10 Most Incriminating Types of Evidence
Evidence is crucial for ruling out suspects, finding criminals and proving their guilt. Many criminals go to great lengths to cover up their crime and leave no feasible trace of evidence, but major advances in forensics and investigation practices have made it possible to dig up various types of evidence that are admissible in court and bring police closer to catching criminals. Here are the 10 most incriminating types of evidence:
- Fingerprints: Fingerprints are the most incriminating types of evidence used in criminal cases because it’s one of the most reliable forms of identification. No two people have the same fingerprint, making it a truly fundamental tool for accurate identification of criminals. Only when fingerprints can’t be traced back to a person with a criminal history do they have less power in an investigation. However, if the suspects can be narrowed down, their fingerprints can be tested to see which one matches.
- Blood: Blood is an incriminating type of evidence for various reasons. DNA can be extracted from blood to find a criminal and blood type can be analyzed to help rule out suspects. Blood splatters can also help investigators piece together crime scenes and it provides more evidence to test.
- Hair: Hair is another useful type of evidence that can bring police closer to a criminal. A strand of hair collected from a crime scene can be submitted for DNA testing. Forensic scientists may have a better chance at testing the DNA if the hair follicle is still intact. In addition, the color of a hair strand can also be used to rule out suspects whose hair does not match the recovered hair sample.
- Skin: Although difficult to see at a crime scene, skin can be analyzed and tested to find a criminal. Like hair, skin samples can help determine the skin color of the person involved in the crime and DNA can be extracted for a more accurate identification of criminals. Skin can also be a harbinger of other evidence at the scene, which brings police closer to finding the criminal and understanding the crime in greater detail.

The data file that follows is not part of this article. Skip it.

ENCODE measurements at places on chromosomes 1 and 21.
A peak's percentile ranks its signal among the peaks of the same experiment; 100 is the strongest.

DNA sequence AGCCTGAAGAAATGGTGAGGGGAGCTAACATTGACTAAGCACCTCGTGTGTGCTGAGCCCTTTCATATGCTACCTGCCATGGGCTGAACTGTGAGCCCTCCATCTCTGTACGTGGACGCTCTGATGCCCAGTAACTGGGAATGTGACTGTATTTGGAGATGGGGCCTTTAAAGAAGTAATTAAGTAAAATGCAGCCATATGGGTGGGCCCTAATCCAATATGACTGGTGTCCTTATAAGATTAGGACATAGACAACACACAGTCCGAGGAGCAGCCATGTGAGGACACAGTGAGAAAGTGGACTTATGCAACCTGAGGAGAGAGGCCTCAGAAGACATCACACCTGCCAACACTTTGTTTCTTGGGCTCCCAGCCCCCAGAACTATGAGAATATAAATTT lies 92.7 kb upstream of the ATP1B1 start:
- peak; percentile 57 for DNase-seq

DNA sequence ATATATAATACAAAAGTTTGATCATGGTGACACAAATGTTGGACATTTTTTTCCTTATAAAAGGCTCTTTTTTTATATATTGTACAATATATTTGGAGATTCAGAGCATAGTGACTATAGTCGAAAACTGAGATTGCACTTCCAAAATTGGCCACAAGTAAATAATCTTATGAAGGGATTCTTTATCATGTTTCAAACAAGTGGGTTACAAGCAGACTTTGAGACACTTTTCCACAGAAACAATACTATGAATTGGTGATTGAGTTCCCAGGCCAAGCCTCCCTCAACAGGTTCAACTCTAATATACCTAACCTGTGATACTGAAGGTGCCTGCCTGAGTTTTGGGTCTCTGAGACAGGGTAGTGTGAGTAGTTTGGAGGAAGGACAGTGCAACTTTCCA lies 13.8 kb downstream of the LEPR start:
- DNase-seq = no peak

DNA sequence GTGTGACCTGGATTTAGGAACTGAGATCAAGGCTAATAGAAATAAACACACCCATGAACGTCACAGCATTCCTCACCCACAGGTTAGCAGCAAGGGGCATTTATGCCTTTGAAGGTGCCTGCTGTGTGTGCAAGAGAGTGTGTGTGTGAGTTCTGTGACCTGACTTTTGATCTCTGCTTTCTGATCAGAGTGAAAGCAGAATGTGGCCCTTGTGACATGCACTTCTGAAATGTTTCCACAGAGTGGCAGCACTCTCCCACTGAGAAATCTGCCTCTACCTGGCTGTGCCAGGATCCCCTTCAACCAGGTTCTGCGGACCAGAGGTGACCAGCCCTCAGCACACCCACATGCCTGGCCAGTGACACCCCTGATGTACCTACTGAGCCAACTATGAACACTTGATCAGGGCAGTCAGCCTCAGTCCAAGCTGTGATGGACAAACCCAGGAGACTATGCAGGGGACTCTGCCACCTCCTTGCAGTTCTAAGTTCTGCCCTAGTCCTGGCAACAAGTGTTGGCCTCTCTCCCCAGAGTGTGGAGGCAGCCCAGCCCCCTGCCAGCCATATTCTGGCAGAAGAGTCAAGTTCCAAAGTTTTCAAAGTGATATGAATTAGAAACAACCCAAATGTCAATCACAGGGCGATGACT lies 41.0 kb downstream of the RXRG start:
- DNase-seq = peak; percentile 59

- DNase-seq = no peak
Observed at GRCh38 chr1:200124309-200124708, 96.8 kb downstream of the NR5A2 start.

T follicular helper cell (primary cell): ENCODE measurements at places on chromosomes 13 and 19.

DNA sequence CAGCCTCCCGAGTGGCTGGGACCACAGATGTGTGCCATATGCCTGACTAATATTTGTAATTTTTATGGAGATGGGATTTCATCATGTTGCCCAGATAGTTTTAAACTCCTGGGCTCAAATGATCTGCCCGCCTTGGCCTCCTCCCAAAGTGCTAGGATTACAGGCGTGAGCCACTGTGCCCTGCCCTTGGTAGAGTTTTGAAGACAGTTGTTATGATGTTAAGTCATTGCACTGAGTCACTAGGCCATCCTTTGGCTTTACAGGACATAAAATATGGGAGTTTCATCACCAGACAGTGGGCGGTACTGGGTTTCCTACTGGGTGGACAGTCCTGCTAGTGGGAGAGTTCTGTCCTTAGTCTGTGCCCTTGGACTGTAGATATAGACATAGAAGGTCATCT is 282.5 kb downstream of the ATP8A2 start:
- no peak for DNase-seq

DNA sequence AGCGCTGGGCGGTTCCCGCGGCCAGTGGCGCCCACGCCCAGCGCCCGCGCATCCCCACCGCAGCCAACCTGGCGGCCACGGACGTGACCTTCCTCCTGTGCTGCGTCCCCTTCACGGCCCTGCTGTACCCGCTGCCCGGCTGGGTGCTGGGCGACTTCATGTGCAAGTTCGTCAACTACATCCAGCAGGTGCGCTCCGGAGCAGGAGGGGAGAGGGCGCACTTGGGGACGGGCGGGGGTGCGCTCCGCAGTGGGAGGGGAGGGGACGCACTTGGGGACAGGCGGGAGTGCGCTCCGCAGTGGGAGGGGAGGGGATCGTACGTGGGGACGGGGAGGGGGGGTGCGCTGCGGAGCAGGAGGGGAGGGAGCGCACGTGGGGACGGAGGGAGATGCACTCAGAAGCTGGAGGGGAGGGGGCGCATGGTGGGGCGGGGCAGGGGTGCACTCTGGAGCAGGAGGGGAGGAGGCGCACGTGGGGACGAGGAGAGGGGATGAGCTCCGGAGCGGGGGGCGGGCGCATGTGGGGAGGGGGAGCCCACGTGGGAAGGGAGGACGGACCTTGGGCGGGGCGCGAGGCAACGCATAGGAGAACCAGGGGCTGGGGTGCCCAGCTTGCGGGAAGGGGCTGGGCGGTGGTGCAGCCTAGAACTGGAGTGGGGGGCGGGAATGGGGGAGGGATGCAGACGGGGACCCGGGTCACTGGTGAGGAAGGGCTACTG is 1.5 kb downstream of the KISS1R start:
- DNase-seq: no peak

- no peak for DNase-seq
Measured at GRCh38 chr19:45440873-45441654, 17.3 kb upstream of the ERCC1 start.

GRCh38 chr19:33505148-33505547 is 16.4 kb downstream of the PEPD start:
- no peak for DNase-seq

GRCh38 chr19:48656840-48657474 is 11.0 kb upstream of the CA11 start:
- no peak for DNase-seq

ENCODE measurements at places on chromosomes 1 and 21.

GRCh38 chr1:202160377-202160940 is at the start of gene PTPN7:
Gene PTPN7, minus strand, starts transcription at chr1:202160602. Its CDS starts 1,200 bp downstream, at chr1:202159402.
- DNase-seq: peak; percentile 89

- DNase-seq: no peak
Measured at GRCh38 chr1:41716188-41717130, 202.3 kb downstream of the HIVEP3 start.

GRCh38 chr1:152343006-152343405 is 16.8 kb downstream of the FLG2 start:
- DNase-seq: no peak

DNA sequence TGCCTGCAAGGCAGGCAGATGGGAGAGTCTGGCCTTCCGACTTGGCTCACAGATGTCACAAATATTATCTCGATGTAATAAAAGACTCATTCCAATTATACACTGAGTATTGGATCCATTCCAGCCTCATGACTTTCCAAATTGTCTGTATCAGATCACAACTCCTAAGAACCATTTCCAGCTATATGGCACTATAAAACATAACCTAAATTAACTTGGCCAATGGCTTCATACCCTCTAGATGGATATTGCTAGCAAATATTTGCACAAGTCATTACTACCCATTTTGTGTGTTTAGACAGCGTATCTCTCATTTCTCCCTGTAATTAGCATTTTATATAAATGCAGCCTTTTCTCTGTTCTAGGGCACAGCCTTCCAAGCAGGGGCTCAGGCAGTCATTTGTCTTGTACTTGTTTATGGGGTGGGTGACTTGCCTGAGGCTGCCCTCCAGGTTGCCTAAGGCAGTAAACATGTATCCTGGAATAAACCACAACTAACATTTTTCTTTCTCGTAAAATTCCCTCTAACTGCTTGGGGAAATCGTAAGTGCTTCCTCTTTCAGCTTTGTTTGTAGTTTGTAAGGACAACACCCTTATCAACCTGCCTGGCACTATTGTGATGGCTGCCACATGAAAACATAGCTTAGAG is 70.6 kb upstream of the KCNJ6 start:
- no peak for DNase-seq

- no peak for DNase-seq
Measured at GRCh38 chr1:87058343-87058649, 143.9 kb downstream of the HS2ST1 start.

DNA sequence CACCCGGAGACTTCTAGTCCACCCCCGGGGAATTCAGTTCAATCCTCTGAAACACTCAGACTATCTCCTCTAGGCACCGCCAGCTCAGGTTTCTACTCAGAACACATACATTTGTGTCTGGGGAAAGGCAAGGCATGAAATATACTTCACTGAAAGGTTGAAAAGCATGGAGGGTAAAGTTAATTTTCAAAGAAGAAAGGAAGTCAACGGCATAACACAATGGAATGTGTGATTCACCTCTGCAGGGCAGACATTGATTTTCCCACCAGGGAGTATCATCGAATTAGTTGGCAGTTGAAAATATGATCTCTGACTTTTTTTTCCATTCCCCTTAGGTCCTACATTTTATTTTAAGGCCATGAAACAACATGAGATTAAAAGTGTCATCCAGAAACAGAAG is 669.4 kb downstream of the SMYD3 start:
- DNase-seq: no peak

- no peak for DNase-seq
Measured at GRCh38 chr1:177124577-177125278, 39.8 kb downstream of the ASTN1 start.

- Witness Testimony: Testimony from a witness who was at the scene of the crime is one of the most incriminating types of evidence. How incriminating the testimony is depends on the credibility of the witness, which is determined by the jury. It can be the deciding factor in a case.
- Written Documents: One of the worst things you can do as a criminal if you want to evade the law is write things down. Some criminals write in dairies, journals, letters and even e-mails to chronicle their plan of action or confess their guilt. Suspects may be in correspondence with others who can present these documents to police, or investigators may find such documents when searching a suspect’s home.
- Semen: Semen can be used in several ways to verify rape accusations, as well as extract DNA to identify the criminal. Semen can also be analyzed and tested to determine if there was more than one person involved in a sexual crime.
- Shoe Prints: Shoe prints are extremely useful in police investigations and they can be a very incriminating type of evidence. Police can tell by a lot about a shoe print, such as the make, model and size of a shoe, as well as the gender and approximate height of the person. Shoe prints also indicate the activity of the wearer when the print was made and, if the impressions are visible, police may be able to trace the criminal’s moves and follow their prints to the next destination, such as a nearby home or woods.
- Videotapes/Photographs: Videotapes and photographs are both compelling and incriminating types of evidence. Whether the videos or photos capture the crime taking place or the people present during or after the crime, it is valuable evidence that can be used to rule out suspects and find the criminal.
- Ballistics: Ballistics is the study of firearms and ammunition. This technical form of evidence includes shell casings, gun powder, bullets, gunshots and other firing characteristics of a weapon. Even the slightest remnants of a gunshot can be traced to a specific firearm, where it’s sold and its owner, if registered.